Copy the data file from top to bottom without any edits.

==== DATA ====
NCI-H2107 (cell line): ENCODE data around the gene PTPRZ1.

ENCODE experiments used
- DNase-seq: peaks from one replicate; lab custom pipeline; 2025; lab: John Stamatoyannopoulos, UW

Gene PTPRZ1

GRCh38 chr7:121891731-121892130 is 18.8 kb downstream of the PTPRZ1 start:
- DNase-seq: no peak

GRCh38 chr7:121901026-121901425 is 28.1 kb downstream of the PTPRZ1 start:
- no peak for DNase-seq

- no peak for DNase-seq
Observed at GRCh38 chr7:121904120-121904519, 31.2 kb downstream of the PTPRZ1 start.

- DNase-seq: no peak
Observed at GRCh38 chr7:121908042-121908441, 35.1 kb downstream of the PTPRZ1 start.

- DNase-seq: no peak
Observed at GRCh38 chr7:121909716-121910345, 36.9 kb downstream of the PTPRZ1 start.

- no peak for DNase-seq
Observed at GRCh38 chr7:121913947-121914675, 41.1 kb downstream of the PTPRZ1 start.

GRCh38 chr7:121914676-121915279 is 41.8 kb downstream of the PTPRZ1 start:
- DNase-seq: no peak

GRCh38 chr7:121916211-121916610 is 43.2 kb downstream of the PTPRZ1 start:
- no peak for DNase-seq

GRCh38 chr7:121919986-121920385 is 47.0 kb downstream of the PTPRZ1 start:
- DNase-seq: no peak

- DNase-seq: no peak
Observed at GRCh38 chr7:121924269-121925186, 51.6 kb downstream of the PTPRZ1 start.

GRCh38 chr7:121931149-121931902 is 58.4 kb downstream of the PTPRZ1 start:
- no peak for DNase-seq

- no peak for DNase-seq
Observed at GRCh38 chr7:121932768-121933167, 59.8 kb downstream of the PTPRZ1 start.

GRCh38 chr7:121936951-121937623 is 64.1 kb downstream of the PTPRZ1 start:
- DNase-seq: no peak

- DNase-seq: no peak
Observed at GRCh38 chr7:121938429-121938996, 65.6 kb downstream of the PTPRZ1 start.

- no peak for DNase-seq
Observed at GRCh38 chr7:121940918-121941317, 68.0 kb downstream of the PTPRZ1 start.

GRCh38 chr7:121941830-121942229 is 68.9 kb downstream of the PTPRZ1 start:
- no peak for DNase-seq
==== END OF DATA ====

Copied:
NCI-H2107 (cell line): ENCODE data around the gene PTPRZ1.

ENCODE experiments used
- DNase-seq: peaks from one replicate; lab custom pipeline; 2025; lab: John Stamatoyannopoulos, UW

Gene PTPRZ1

GRCh38 chr7:121891731-121892130 is 18.8 kb downstream of the PTPRZ1 start:
- DNase-seq: no peak

GRCh38 chr7:121901026-121901425 is 28.1 kb downstream of the PTPRZ1 start:
- no peak for DNase-seq

- no peak for DNase-seq
Observed at GRCh38 chr7:121904120-121904519, 31.2 kb downstream of the PTPRZ1 start.

- DNase-seq: no peak
Observed at GRCh38 chr7:121908042-121908441, 35.1 kb downstream of the PTPRZ1 start.

- DNase-seq: no peak
Observed at GRCh38 chr7:121909716-121910345, 36.9 kb downstream of the PTPRZ1 start.

- no peak for DNase-seq
Observed at GRCh38 chr7:121913947-121914675, 41.1 kb downstream of the PTPRZ1 start.

GRCh38 chr7:121914676-121915279 is 41.8 kb downstream of the PTPRZ1 start:
- DNase-seq: no peak

GRCh38 chr7:121916211-121916610 is 43.2 kb downstream of the PTPRZ1 start:
- no peak for DNase-seq

GRCh38 chr7:121919986-121920385 is 47.0 kb downstream of the PTPRZ1 start:
- DNase-seq: no peak

- DNase-seq: no peak
Observed at GRCh38 chr7:121924269-121925186, 51.6 kb downstream of the PTPRZ1 start.

GRCh38 chr7:121931149-121931902 is 58.4 kb downstream of the PTPRZ1 start:
- no peak for DNase-seq

- no peak for DNase-seq
Observed at GRCh38 chr7:121932768-121933167, 59.8 kb downstream of the PTPRZ1 start.

GRCh38 chr7:121936951-121937623 is 64.1 kb downstream of the PTPRZ1 start:
- DNase-seq: no peak

- DNase-seq: no peak
Observed at GRCh38 chr7:121938429-121938996, 65.6 kb downstream of the PTPRZ1 start.

- no peak for DNase-seq
Observed at GRCh38 chr7:121940918-121941317, 68.0 kb downstream of the PTPRZ1 start.

GRCh38 chr7:121941830-121942229 is 68.9 kb downstream of the PTPRZ1 start:
- no peak for DNase-seq